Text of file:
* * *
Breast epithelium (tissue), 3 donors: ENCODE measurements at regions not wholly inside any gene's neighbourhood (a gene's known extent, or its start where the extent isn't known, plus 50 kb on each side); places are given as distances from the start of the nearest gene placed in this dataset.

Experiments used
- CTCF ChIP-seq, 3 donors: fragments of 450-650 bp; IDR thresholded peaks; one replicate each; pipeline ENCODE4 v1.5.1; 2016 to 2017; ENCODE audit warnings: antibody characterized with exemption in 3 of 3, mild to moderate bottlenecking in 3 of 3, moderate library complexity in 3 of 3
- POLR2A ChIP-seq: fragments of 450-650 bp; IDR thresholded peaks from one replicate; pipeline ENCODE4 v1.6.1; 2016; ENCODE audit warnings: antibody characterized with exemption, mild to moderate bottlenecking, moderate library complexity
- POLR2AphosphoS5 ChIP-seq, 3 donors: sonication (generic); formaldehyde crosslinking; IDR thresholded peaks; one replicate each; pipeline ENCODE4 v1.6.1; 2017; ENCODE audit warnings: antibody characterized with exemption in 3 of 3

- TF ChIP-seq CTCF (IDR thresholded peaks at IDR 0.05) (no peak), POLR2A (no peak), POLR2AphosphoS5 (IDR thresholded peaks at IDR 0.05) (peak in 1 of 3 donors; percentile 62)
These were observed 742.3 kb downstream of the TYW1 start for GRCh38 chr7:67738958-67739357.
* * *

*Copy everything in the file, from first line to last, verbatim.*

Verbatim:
Breast epithelium (tissue), 3 donors: ENCODE measurements at regions not wholly inside any gene's neighbourhood (a gene's known extent, or its start where the extent isn't known, plus 50 kb on each side); places are given as distances from the start of the nearest gene placed in this dataset.

Experiments used
- CTCF ChIP-seq, 3 donors: fragments of 450-650 bp; IDR thresholded peaks; one replicate each; pipeline ENCODE4 v1.5.1; 2016 to 2017; ENCODE audit warnings: antibody characterized with exemption in 3 of 3, mild to moderate bottlenecking in 3 of 3, moderate library complexity in 3 of 3
- POLR2A ChIP-seq: fragments of 450-650 bp; IDR thresholded peaks from one replicate; pipeline ENCODE4 v1.6.1; 2016; ENCODE audit warnings: antibody characterized with exemption, mild to moderate bottlenecking, moderate library complexity
- POLR2AphosphoS5 ChIP-seq, 3 donors: sonication (generic); formaldehyde crosslinking; IDR thresholded peaks; one replicate each; pipeline ENCODE4 v1.6.1; 2017; ENCODE audit warnings: antibody characterized with exemption in 3 of 3

- TF ChIP-seq CTCF (IDR thresholded peaks at IDR 0.05) (no peak), POLR2A (no peak), POLR2AphosphoS5 (IDR thresholded peaks at IDR 0.05) (peak in 1 of 3 donors; percentile 62)
These were observed 742.3 kb downstream of the TYW1 start for GRCh38 chr7:67738958-67739357.